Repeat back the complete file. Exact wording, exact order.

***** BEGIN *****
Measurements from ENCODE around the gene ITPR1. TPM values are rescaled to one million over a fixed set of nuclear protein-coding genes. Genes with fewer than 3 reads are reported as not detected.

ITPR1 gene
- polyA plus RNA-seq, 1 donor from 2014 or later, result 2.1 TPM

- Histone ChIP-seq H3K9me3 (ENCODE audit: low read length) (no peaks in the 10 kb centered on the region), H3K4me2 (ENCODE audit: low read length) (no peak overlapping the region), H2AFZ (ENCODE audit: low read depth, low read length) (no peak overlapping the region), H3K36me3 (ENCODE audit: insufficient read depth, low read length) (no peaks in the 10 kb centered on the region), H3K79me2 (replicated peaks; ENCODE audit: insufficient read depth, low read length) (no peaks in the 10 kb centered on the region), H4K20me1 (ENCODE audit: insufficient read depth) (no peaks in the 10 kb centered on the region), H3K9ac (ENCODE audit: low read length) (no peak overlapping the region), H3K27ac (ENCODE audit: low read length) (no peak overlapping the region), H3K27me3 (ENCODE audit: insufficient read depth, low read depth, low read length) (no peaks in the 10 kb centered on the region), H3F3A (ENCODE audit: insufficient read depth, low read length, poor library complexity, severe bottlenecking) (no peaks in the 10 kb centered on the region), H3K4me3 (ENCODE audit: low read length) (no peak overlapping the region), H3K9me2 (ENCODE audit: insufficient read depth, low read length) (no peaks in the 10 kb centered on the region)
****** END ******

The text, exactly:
Measurements from ENCODE around the gene ITPR1. TPM values are rescaled to one million over a fixed set of nuclear protein-coding genes. Genes with fewer than 3 reads are reported as not detected.

ITPR1 gene
- polyA plus RNA-seq, 1 donor from 2014 or later, result 2.1 TPM

- Histone ChIP-seq H3K9me3 (ENCODE audit: low read length) (no peaks in the 10 kb centered on the region), H3K4me2 (ENCODE audit: low read length) (no peak overlapping the region), H2AFZ (ENCODE audit: low read depth, low read length) (no peak overlapping the region), H3K36me3 (ENCODE audit: insufficient read depth, low read length) (no peaks in the 10 kb centered on the region), H3K79me2 (replicated peaks; ENCODE audit: insufficient read depth, low read length) (no peaks in the 10 kb centered on the region), H4K20me1 (ENCODE audit: insufficient read depth) (no peaks in the 10 kb centered on the region), H3K9ac (ENCODE audit: low read length) (no peak overlapping the region), H3K27ac (ENCODE audit: low read length) (no peak overlapping the region), H3K27me3 (ENCODE audit: insufficient read depth, low read depth, low read length) (no peaks in the 10 kb centered on the region), H3F3A (ENCODE audit: insufficient read depth, low read length, poor library complexity, severe bottlenecking) (no peaks in the 10 kb centered on the region), H3K4me3 (ENCODE audit: low read length) (no peak overlapping the region), H3K9me2 (ENCODE audit: insufficient read depth, low read length) (no peaks in the 10 kb centered on the region)